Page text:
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Harrington The Commonwealth Of Oceana And A System Of Politics

Author: James Harrington
Publisher: Cambridge University Press
ISBN: 9780521423298
Size: 17.54 MB
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James Harrington's brief career as a political and historical theorist spans the last years of the Cromwellian Protectorate and the Restoration of 1660. This 1992 volume comprises the first and last of Harrington's writings. Harrington was the first theorist to interpret the English Civil Wars as a revolution, the result of a long-term process of social change which led to the decay of the old political order. The Commonwealth of Oceana (1656) is a fictionalised presentation of English history up to the victory of the New Model Army, explaining the fall of the monarchy and proposing a republic to replace it. A System of Politics, written after the Restoration, is a scheme of history and political philosophy erected on the foundations of his previous works. Professor Pocock's introduction emphasises Harrington's place as a pivotal figure in the history of English political thought. This edition also contains a chronology of events in Harrington's life and a guide to further reading.


Author: James Harrington
Publisher: Createspace Independent Publishing Platform
ISBN: 9781534688568
Size: 56.13 MB
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Oceana - The Commonwealth of Oceana - By James Harrington The Commonwealth of Oceana was published in two first editions, the "Pakeman" and the "Chapman" (first names Daniel and Livewell, respectively) by the London printer John Streater, between September and November 1656. Their contents are nearly identical. The Chapman edition was listed in the Stationers' Register of 19 Sep, and was first advertised during the week of 6 Nov in the serial Mercurius Politicus, a "quasi-official" organ of the Commonwealth. The first edition of the book was seized while at the printer and taken to Whitehall. Harrington appealed to Elizabeth Claypole, Cromwell's favourite daughter; she agreed to intervene with the Lord Protector. The book went on to be published, was widely read and attacked by Henry Ferne, later Bishop of Chester, and by Matthew Wren. In 1659 an abridged version in three volumes, entitled The Art of Lawgiving was published. Harrington's first editor was John Toland (1670-1722), who in 1700 published The Oceana and other Works of James Harrington, with an Account of his Life. It was first reprinted in Dublin in 1737 and 1758 in a super-edition, containing a version of Henry Neville's Plato Redivivus and an appendix of miscellaneous Harrington works compiled by the Rev. Thomas Birch (1705-1766). This same appeared in London in 1747 and again in 1771.

The Political Works Of James Harrington Part One

Author: John Greville Agard Pocock
Publisher: Cambridge University Press
ISBN: 9780521137928
Size: 43.74 MB
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James Harrington (1611-1677) was a pioneer in applying the methods of Machiavelli and other civic humanists to English political society and its landed structure. In the century after his death, his ideas were adapted to become an important ingredient in the vocabulary of both English and American political opposition to the methods of Hanoverian parliamentary monarchy. This work includes all of his prose works on political subjects as well as Oceana, his best-known work. The critical introduction attempts to revalue the evidence concerning Harrington's life and writings, to locate them in the context of Civil War, Commonwealth and Puritan thinking and to trace the development of Harringtonian and neo-Harringtonian ideology during subsequent generations.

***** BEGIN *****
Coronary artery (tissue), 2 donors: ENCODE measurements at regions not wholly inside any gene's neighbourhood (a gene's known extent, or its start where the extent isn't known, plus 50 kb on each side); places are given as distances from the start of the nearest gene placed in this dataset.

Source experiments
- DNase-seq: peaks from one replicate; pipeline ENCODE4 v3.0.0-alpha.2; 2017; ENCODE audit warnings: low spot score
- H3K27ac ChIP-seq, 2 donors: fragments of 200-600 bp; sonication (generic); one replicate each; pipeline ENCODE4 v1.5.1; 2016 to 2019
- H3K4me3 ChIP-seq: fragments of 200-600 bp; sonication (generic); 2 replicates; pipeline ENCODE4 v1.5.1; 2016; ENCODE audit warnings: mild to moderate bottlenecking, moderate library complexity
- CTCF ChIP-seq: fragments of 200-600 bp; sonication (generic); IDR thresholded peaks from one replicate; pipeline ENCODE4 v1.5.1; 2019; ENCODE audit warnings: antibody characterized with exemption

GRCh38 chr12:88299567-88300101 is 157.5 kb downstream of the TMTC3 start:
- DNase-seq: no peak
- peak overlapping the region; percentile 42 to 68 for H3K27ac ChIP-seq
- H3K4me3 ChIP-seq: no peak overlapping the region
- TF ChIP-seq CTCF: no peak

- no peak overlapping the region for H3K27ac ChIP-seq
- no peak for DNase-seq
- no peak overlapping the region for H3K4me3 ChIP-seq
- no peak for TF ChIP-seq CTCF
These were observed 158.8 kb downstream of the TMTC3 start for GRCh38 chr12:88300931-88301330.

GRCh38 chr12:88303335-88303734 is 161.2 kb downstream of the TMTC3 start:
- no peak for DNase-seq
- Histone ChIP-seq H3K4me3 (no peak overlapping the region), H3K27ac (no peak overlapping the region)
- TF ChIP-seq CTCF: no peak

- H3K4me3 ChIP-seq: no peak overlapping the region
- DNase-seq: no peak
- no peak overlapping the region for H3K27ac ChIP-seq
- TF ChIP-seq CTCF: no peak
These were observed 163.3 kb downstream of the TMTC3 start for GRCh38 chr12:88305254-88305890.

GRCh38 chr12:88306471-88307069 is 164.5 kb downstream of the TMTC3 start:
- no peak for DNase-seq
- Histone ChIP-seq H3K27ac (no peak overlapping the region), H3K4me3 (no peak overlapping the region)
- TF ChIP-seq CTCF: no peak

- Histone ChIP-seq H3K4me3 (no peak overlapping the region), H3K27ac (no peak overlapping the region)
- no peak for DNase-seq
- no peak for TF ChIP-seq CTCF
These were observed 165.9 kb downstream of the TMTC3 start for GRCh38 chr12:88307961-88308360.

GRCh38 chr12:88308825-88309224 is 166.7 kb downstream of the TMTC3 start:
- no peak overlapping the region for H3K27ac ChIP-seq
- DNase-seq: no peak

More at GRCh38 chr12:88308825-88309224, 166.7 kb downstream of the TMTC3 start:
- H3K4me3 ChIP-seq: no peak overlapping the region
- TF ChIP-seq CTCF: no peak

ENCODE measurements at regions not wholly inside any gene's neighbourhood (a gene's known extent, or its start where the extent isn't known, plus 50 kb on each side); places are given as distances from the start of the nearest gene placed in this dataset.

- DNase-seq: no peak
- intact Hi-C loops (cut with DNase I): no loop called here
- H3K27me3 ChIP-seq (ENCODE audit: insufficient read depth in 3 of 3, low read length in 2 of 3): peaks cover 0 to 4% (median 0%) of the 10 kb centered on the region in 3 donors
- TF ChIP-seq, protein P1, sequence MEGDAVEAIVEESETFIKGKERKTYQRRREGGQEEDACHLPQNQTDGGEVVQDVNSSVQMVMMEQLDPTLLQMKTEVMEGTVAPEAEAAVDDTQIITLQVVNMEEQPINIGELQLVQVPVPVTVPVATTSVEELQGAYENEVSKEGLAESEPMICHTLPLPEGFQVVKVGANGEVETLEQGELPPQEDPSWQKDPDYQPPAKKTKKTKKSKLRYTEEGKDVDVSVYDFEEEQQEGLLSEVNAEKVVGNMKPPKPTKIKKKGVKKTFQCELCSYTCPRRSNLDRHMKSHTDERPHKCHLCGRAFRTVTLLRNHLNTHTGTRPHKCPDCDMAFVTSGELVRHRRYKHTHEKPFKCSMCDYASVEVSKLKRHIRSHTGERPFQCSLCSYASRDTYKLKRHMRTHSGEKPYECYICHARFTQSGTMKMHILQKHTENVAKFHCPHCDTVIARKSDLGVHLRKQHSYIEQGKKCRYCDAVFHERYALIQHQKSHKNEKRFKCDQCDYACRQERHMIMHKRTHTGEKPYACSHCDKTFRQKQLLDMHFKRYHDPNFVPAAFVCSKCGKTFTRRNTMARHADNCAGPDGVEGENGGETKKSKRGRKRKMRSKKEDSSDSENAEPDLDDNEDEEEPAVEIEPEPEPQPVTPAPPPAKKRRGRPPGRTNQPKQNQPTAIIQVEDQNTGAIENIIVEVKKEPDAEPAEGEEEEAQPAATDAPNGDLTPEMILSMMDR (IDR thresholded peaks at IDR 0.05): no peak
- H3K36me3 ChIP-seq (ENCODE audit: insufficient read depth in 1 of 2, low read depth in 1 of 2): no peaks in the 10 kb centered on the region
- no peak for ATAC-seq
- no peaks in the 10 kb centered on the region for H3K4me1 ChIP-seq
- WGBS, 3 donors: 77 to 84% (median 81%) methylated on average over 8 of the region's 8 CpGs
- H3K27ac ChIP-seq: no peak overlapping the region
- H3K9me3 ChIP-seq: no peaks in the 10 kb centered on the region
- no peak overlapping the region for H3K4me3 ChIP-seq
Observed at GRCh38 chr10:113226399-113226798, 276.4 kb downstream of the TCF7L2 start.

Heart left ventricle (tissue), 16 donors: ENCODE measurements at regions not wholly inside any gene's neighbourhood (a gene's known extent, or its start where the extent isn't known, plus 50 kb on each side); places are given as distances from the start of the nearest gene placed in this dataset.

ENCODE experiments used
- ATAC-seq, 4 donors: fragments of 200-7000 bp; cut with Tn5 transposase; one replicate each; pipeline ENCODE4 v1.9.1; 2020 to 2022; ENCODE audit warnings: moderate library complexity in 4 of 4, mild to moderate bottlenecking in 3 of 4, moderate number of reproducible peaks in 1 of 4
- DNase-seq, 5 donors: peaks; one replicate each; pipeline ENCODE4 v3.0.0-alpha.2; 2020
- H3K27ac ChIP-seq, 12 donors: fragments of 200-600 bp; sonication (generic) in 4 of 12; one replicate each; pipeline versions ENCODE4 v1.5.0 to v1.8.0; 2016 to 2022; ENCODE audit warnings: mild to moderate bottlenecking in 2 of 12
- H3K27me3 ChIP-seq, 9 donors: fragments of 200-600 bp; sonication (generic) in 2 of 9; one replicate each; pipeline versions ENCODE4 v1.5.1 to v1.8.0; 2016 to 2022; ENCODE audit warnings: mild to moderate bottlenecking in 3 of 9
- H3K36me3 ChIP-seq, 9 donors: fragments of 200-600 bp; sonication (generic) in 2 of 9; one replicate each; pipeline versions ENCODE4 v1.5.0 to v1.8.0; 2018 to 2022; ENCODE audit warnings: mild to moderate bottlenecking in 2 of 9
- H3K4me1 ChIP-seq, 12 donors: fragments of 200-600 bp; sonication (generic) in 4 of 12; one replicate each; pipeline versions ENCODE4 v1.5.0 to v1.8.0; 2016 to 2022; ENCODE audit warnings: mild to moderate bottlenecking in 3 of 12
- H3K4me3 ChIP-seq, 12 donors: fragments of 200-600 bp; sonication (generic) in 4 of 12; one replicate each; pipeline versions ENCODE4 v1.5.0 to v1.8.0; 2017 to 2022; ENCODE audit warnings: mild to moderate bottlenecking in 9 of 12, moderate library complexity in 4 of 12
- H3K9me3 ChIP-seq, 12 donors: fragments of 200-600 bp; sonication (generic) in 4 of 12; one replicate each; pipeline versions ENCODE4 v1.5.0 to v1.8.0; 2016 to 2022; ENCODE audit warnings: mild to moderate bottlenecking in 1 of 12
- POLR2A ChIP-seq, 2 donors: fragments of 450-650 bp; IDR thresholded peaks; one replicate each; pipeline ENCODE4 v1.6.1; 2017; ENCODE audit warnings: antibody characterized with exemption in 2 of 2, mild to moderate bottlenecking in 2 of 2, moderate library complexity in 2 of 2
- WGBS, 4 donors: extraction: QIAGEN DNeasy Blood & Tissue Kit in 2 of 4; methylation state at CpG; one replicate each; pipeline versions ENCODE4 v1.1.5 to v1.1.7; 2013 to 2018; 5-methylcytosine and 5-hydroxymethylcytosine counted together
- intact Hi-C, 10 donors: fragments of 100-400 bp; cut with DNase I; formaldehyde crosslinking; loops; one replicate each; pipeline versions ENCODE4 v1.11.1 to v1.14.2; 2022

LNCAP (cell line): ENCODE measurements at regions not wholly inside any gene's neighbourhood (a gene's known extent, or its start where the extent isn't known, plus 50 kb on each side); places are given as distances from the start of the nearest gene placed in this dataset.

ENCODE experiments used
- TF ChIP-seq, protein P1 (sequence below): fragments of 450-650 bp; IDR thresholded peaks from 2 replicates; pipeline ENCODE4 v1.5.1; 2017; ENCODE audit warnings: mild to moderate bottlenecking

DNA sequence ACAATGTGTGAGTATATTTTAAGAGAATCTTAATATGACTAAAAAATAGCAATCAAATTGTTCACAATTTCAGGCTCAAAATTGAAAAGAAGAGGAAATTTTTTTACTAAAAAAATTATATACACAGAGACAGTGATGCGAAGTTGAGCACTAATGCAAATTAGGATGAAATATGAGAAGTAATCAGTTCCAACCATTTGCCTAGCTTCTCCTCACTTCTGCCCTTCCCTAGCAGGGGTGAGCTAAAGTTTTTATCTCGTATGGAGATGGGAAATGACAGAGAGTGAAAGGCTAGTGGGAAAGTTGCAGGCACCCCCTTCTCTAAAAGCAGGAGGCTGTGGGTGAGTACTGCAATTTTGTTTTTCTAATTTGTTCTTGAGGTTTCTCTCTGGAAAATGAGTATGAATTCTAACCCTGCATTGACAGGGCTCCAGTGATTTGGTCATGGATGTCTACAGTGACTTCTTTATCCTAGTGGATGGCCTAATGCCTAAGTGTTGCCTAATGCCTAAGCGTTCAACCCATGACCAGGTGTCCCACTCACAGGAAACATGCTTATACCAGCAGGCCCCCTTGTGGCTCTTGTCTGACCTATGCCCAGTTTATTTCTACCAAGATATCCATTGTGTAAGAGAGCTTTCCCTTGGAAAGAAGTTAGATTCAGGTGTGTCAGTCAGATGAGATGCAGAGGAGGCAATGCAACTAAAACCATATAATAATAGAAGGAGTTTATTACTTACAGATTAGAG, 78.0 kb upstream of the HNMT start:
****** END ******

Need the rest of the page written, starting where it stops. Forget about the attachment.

Political Utopias Of The Renaissance

Author: Brittany Page Brake
Size: 75.22 MB
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Utopian works have entertained generations throughout history. Much like more recent genres including science-fiction novels or movies, utopian works stimulate the mind and ultimately cause its readers to question whether an author’s design of such a place, or society, is possible in the real world. While some may perceive the purpose of utopias to be completely fantasy-driven, there is a great deal of scholarly literature that dedicates itself to proving otherwise. More specifically, many scholars argue that utopias are serious and practical, ultimately aimed at re-shaping the entire political structure of a society. This thesis aims to understand the more pragmatic side of utopian writing by determining the political purposes of three specific utopias: Thomas More’s Utopia (1516), James Harrington’s The Commonwealth of Oceana (1656), and Johann Valentin Andreae’s Christianopolis (1619). These Renaissance-period utopias are explicitly framed by their authors to make drastic changes to the political culture of their time and to prescribe practical solutions to alleviate political problems that they endured. After employing a close reading of the primary sources and secondary works, I argue that these three utopias are intensely political and illustrate that utopias are much more than fictional societies, but places and ideas that were intended to be implemented and incorporated into our world and the political structure that it encompasses.